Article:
No one knew Ted’s last name. And nobody wanted to know Ted’s last name.     For that matter, no one really wanted to know Ted. He was one of those people everyone wished would just disappear.
        Ted’s beard was scraggly, and his hair came down to his shoulders. He was always wearing the same torn jeans, the same tattered sneakers, and the same ripped tee-shirt. He bathed rarely. And on the hot, hazy nights of summer, you could smell him approaching you.
        Ted was considered by most, if not all, a worthless bum. Parents told their children to stay away from him. Teenagers insulted one another by saying, “You’re a Ted!” Townspeople often called the police and demanded they do something about him. But the police could only shrug their shoulders. The most they could ever do was put him in jail overnight for public drunkenness.
        Ted might be offensive; he might be worthless; he might be a bum. But he had had never committed a major crime. (Although many people in the town swore up and down that he had to be drug dealer. How else could he get money to survive? He never held a job for more than two weeks. 

         Well, as I said, Ted would sometimes interrupt Jesse’s daydreams. Jesse would be relaxed, sitting on his porch, feet propped up on the railing. And along would come Ted, who sputtered out, “Whatcha’ doin’, Jesse, good buddy? Isn’t it terrible what’s going on in the world today?” And then he would begin one of his senseless, rambling tirades about current events.
           Jesse would listen until it became unbearable. Then he would reach into his pocket and hand Ted a dollar or two. Jesse knew it was the wrong thing to do; Ted would take the money and buy some cheap whiskey. But it was worth it to get rid of him. And as Ted staggered down the street, Jesse would think, “What a worthless excuse of a man. The world would never miss him if he were gone.

        Late one summer—on one of the last hot, hazy nights of that year—Jesse was sitting on the porch. He saw Ted coming down the other side of the street. From across the road, Ted yelled, “Hiyah, Jesse good buddy,” and he began to cross the street. Just then, a large truck came careening around the corner. It was going much too fast. Jesse yelled, “Ted, get out of the street!”
         But Ted froze. He just stood in the path of the onrushing truck. And then, more quickly than I can say this sentence, Jesse sprang from the porch. In a few steps he was in the street, pushing Ted out of the truck’s way.  But the truck caught Jesse, and hurled him through the air. He came crashing to the street. The blood poured from his side, and by the time the paramedics arrived, it was too late. Jesse had bled to death.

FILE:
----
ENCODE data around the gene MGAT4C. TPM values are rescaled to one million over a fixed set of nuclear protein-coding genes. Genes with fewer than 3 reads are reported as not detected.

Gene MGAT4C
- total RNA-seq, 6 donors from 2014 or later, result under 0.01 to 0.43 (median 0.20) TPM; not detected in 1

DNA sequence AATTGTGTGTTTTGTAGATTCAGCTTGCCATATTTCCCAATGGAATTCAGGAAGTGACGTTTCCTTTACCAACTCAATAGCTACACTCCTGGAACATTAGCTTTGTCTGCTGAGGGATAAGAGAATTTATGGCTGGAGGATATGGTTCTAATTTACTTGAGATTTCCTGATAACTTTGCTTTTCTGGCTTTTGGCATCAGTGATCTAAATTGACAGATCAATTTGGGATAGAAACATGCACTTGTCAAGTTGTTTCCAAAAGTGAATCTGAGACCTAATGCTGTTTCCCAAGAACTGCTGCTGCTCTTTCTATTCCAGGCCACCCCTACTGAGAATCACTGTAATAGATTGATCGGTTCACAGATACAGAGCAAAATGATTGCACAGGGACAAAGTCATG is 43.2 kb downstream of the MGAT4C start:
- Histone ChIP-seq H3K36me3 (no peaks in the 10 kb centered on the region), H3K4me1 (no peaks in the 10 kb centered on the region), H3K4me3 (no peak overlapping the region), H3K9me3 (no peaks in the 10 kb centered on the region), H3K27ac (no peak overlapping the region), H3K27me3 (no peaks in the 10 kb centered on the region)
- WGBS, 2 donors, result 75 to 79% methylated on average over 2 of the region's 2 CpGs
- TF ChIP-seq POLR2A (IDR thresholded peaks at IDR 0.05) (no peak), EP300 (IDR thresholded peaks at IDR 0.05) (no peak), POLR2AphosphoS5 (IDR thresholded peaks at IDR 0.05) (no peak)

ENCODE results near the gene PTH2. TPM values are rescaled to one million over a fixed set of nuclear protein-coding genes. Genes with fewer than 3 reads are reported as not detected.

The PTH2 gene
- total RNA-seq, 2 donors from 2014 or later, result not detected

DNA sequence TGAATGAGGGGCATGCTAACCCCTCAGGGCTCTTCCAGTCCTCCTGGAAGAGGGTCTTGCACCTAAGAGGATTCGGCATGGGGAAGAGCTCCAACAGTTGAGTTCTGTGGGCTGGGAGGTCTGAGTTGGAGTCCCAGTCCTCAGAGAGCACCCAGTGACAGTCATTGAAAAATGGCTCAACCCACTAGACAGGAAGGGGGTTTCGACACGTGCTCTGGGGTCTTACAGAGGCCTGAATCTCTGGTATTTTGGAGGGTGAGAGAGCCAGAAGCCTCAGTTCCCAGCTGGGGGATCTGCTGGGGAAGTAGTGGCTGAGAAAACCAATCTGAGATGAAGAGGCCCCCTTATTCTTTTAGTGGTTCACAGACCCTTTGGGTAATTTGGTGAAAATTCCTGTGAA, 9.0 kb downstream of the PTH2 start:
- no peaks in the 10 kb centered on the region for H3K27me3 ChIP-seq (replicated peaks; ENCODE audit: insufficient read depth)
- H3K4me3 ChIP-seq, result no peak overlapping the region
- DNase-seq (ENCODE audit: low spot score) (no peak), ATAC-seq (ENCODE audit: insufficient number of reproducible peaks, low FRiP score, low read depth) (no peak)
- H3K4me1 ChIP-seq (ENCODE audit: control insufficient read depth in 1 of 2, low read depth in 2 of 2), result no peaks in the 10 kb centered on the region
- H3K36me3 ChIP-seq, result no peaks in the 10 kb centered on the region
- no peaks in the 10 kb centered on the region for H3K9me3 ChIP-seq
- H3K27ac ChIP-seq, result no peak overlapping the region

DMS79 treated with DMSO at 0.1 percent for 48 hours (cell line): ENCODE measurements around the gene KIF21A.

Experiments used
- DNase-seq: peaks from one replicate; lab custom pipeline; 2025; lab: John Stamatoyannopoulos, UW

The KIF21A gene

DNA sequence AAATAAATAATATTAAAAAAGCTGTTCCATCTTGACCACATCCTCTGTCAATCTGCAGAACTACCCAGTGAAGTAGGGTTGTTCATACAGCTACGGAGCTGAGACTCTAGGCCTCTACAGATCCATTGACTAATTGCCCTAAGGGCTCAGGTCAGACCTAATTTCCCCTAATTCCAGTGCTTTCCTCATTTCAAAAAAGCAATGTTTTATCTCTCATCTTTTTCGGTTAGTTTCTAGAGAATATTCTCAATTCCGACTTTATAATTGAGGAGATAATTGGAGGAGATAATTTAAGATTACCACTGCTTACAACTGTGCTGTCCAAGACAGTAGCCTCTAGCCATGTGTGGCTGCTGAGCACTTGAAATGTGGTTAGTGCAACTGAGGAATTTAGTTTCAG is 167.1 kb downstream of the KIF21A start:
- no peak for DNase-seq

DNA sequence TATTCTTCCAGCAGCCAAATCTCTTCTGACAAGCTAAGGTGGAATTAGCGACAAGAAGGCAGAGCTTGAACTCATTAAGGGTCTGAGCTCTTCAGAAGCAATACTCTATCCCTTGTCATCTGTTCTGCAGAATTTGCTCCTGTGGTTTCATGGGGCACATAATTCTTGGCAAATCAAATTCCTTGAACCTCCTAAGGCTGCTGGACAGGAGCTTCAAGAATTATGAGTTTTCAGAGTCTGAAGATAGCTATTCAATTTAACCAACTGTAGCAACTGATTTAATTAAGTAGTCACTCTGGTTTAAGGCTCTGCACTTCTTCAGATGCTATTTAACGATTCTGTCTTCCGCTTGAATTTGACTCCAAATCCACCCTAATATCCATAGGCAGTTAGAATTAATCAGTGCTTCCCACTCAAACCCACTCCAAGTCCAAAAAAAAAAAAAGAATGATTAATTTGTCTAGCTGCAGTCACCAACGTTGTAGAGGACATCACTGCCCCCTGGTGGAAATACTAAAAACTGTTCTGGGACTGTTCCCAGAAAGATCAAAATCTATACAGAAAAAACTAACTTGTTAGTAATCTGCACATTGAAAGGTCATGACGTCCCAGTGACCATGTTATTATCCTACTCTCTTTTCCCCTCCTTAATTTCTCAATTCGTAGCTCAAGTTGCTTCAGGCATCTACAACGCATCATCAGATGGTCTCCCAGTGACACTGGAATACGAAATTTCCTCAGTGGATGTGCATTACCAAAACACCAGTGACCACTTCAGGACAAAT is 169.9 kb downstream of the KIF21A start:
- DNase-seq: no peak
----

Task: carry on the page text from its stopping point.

The people of the town were shocked and saddened. And they couldn’t understand it. Had Jesse given his life to save a good family like the Elbertson’s next door, his death would have made some sense. But to give his life for someone like Ted just didn’t make any sense at all.

        Except, of course, to Ted. The evening he was saved from the speeding truck, Ted sat on the curb all through the night. He just sat there, looking at the pool of blood which had flowed from Jesse’s side.

         And for days after, he came back each evening to look at the blood-stained street. He kept doing that, until the rain had washed away every trace of the blood.

         In the months which followed, Ted changed.

         He stopped drinking.

         He got a job—and kept it.

         He still wore jeans—but they were always clean.

         He still wore sneakers—but never a tattered pair.

         He still wore tee-shirts—but never the same one for more than a day at a time.

         Ted gradually became a caring and sensitive person.

         And people learned his last name: it’s Hawkins.

        It’s three decades or so since Ted was saved from that speeding truck.

         The townspeople now invite him to their cookouts on the hot, haze days of summer.

         Parents encourage their children to play with him in the park.

         Teenagers, when asked to list their local heroes, always include the name “Ted Hawkins.

        Ted is changed person. When you ask him why, he will say, “I used to be a no-good bum. But now I’m the one Jesse Christopher died for. I saw his blood lying there on the road. It was blood shed for me. And I knew I could never be the same again.”

The Trinity Bird

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towhee photo from sue schmoyer

(Photograph of Eastern Towhee by Sue Schmoyer; used with permission.)

This poem brings together the joy I find in both birding and in theology.

On spring days, Towhee,
I hear you sing,
“Drink your tea!”

And the theologian
In me also hears,
“Tri-ni-ty!”

Your April sound
Echoes through the woods,
Alerting us that spring is here.

It is fitting
That the time you appear
Is near Easter Day,

For you sing of hope:
The forest comes alive
After winter dormancy.

Towhee, not only in sound,
But in color,
You are the Trinity Bird:

Black for Good Friday,
White for Easter Sunday,
Rufous for Pentecost Day.

In appearance and song,
You bear witness to
Three-in-One, One-in-Three.

Your invitation to tea
Reminds me of the invitation
Of Jesus at Table:

“Come–eat–drink–
This is my body–
This is my blood–

“Given for you,
For all of you,
For all creation.”

Towhee, your words
And your colors
Are signs of God’s inclusive grace,

A grace which embraces
White, and black, and red,
And every shade of God’s creation.